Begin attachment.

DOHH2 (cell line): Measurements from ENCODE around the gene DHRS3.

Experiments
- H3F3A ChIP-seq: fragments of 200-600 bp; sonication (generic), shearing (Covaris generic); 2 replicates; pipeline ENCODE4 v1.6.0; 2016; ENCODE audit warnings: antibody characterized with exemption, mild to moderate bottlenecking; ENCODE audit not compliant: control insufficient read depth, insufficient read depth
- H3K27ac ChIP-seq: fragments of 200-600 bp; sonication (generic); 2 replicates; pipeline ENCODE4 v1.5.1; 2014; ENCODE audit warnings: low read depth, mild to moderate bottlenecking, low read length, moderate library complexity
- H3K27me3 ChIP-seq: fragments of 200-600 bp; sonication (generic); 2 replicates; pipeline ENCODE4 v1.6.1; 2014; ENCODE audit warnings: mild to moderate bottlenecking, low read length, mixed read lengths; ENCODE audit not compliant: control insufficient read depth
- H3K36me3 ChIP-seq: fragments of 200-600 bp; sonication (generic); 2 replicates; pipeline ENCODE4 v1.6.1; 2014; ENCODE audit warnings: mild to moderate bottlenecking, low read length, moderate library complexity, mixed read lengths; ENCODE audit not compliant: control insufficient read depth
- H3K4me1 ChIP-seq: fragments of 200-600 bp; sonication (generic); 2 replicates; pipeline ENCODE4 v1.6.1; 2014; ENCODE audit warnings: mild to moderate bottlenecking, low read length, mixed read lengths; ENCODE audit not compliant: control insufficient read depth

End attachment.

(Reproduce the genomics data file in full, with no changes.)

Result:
DOHH2 (cell line): Measurements from ENCODE around the gene DHRS3.

Experiments
- H3F3A ChIP-seq: fragments of 200-600 bp; sonication (generic), shearing (Covaris generic); 2 replicates; pipeline ENCODE4 v1.6.0; 2016; ENCODE audit warnings: antibody characterized with exemption, mild to moderate bottlenecking; ENCODE audit not compliant: control insufficient read depth, insufficient read depth
- H3K27ac ChIP-seq: fragments of 200-600 bp; sonication (generic); 2 replicates; pipeline ENCODE4 v1.5.1; 2014; ENCODE audit warnings: low read depth, mild to moderate bottlenecking, low read length, moderate library complexity
- H3K27me3 ChIP-seq: fragments of 200-600 bp; sonication (generic); 2 replicates; pipeline ENCODE4 v1.6.1; 2014; ENCODE audit warnings: mild to moderate bottlenecking, low read length, mixed read lengths; ENCODE audit not compliant: control insufficient read depth
- H3K36me3 ChIP-seq: fragments of 200-600 bp; sonication (generic); 2 replicates; pipeline ENCODE4 v1.6.1; 2014; ENCODE audit warnings: mild to moderate bottlenecking, low read length, moderate library complexity, mixed read lengths; ENCODE audit not compliant: control insufficient read depth
- H3K4me1 ChIP-seq: fragments of 200-600 bp; sonication (generic); 2 replicates; pipeline ENCODE4 v1.6.1; 2014; ENCODE audit warnings: mild to moderate bottlenecking, low read length, mixed read lengths; ENCODE audit not compliant: control insufficient read depth